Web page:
We have to admit that we’re out of the loop when it comes to the traits of genuine geniuses. The only genius types we here at TVWriter™ deal with are showbiz geniuses, and, erm, they’re a whole different breed. (Quick, what’s the difference between Albert Einstein and Kanye? Huh? Huh?
by Ilyana Romanovsky M.A. MFT.
Following the recent and popular article on the “Secrets of the Creative Brain” in The Atlantic magazine issue for the month of July, there has been an increased amount of discussion on where genius comes from and why it is often accompanied by mental illness. The age-old view that genius and madness are linked has its roots in classical Greece. Aristotle believed that, “those who have become eminent in philosophy, politics, poetry, and the arts have all had tendencies toward melancholia.” Seneca stated that, “no great genius has ever existed without some touch of madness.” And Socrates said that the poet has “no invention in him until he has been inspired and out of his senses.” Around the 19th century, the notion of madness and genius had become all but dogma, and many eminent psychiatrists devoted their lives to studying the pathological traits of genius.
The advent of psychoanalysis reinforced the espoused idea that madness and genius are linked. Sigmund Freud saw creative genius as a sign of neurosis. (1) Indeed, almost any outstanding achievement was suspect to some sort of psychopathology. Leonardo da Vinci, Mary Baker Eddy, Dostoevsky, and Woodrow Wilson were all sick and suffering souls in the eyes of psychoanalysts. The most recent discussion of genius came by way of Nancy Andreasen, chair of psychiatry at the University of Iowa, commenting on mild mania enhancing creativity, and that many of the eminent people in various fields had been manic-depressives. (2) In fact, Martin Luther King’s role in history was due in part to his manic and depressive episodes, with Andreasen concluding that “a variety of artists, writers, statesmen, philosophers and scientists have suffered from disorders of the mood.”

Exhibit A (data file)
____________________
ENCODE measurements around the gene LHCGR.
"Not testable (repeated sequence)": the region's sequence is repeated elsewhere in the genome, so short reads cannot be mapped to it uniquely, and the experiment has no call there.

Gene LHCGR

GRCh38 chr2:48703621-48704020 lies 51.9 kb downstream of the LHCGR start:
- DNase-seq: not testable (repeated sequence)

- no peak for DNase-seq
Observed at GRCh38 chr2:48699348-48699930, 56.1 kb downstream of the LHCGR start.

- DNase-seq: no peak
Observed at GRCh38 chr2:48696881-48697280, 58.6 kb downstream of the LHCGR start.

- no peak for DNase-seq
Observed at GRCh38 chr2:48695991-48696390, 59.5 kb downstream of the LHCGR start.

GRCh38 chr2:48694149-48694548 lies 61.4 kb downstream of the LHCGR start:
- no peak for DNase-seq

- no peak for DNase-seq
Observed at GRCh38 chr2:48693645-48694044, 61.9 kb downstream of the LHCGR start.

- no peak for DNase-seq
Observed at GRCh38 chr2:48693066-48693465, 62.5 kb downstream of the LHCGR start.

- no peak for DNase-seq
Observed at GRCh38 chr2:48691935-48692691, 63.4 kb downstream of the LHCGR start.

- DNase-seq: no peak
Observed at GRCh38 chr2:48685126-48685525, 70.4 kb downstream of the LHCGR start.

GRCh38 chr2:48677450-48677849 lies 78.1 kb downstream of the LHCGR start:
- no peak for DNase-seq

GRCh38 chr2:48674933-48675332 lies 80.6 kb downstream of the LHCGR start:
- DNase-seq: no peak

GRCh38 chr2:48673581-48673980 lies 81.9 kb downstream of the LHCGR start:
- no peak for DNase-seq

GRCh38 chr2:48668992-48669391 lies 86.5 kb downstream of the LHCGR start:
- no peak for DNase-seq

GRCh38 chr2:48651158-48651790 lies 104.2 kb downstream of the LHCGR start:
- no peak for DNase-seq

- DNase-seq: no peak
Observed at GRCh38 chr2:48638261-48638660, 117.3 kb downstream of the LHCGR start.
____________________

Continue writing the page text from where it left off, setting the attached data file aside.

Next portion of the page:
Despite popular endorsement of the link between genius and madness, the emergence of humanistic psychology in the 1960s saw creativity as a form of mental health. Rather than viewing a genius as a sick and damaged soul, he was one that was most sane. In fact, Abraham Maslow’s pyramid to self-actualization looks dramatically different from the perspective that held true for centuries prior. Maslow contended that the most basic physiological needs such as adequate food, water, and sleep must be addressed before someone can have a basic sense of safety. Further on up the pyramid, one cannot have a sense of positive esteem — which includes self-esteem, confidence, achievement, and respect for and by others — without first feeling a sense of love and belonging, including friendship, family, and a sense of intimacy. (3) So who is right? Should we reject the historic perspective of genius as madman and embrace the humanistic image of genius as the pinnacle of sanity, or is there some middle ground in the two extremes?
The resolution of this argument can be made by looking through historical records and identifying all the notable figures of time with known mental disorders. Such studies have been conducted, illuminating high percentages of diagnoses in persons considered to be gifted. These percentages may be high enough to cast doubt on the humanistic position. If we are to take these historical diagnoses at face value, we seem to resolve the debate. However, no one should be convinced about the matter according to historical figures alone. Rather than relying on subjective judgements of psychiatrists from years past, there is another way that might corroborate the notion that genius yields madness.
The work at the Berkeley’s Institute for Personality Assessment and Research offers one such way. In the past, many notable names have traveled to the institute to take a barrage of personality tests, mainly the Minnesota Multiphasic Personality Inventory (MMPI), which contains scales for assessment of personality structure and mental disorders. The results were striking. For example, the pathology of creative writers scored higher on the depression, mania, schizophrenia, paranoia, and health anxiety. Another pattern emerged when creative personalities took the EPQ or the Eysenck Personality Questionnaire, scoring higher on the scale for psychosis. (4)
Under close investigation, it does not seem too baffling that creative people would score higher on the psychosis continuum. Many of the traits required for creativity and innovation must defy tradition and accepted norm. The creative cannot be contained by wisdom of the old and persistently overcome many obstacles to reach greatness. Their ideas are often diffuse and lack a coherent sense of connection. For instance, for anyone who is familiar with some of Mozart’s correspondences, his letters lack sense and contain a touch of the bizarre.